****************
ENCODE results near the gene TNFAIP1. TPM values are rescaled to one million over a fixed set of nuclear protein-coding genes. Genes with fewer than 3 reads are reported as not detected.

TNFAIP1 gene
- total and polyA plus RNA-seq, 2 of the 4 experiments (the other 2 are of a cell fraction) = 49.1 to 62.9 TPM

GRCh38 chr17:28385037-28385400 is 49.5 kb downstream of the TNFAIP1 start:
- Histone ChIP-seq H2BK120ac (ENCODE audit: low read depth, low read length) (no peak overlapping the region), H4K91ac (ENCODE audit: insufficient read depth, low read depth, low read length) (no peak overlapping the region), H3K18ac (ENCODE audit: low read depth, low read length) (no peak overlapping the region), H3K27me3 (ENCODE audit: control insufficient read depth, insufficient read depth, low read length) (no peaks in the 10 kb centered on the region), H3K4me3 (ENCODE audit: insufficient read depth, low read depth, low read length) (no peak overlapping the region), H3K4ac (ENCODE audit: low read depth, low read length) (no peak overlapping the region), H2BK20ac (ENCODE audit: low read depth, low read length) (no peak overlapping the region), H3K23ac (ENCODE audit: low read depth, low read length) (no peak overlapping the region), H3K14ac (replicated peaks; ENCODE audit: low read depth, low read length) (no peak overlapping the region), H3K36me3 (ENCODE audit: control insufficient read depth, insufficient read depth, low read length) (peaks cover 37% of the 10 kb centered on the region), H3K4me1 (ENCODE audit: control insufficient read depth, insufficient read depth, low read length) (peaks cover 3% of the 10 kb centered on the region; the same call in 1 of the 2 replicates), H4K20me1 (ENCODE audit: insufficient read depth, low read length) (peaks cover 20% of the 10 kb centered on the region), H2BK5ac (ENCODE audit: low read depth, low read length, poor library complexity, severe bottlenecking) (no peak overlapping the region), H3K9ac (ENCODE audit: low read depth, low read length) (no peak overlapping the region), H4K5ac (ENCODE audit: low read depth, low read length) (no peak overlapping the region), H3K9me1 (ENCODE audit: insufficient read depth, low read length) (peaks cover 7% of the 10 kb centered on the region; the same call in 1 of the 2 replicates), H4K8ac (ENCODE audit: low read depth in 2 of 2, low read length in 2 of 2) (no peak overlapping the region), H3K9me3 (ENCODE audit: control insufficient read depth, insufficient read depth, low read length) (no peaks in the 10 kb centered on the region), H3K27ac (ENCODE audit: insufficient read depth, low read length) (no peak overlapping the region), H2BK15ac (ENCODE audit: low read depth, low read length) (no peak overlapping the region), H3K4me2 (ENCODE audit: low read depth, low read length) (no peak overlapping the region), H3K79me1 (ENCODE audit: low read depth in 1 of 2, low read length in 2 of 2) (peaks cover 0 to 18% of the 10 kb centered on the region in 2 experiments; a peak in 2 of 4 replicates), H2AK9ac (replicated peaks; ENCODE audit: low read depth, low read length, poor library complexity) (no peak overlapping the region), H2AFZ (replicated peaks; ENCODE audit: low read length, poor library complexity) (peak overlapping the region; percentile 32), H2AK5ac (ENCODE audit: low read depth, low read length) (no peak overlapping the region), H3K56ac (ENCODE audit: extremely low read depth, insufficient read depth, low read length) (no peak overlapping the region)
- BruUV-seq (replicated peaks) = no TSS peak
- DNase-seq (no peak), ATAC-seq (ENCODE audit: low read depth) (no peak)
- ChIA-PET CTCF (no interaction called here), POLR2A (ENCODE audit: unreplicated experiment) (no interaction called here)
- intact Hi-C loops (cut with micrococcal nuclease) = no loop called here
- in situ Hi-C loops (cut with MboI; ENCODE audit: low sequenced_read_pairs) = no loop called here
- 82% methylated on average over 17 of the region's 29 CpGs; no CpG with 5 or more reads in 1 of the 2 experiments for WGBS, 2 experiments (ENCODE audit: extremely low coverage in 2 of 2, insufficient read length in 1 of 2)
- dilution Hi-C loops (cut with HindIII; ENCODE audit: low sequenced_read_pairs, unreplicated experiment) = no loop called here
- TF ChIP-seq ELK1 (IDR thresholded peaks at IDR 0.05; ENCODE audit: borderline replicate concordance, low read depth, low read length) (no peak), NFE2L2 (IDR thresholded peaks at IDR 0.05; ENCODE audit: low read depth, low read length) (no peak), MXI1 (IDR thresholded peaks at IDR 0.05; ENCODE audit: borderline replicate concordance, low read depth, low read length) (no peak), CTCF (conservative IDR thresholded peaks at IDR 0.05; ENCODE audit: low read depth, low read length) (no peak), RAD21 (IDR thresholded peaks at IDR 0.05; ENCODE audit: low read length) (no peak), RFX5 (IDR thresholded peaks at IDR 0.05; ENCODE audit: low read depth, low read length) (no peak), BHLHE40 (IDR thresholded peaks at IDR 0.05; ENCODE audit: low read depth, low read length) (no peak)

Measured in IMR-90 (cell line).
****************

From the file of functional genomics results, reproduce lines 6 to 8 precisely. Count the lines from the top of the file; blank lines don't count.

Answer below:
- BruUV-seq (replicated peaks) = no TSS peak
- DNase-seq (no peak), ATAC-seq (ENCODE audit: low read depth) (no peak)
- ChIA-PET CTCF (no interaction called here), POLR2A (ENCODE audit: unreplicated experiment) (no interaction called here)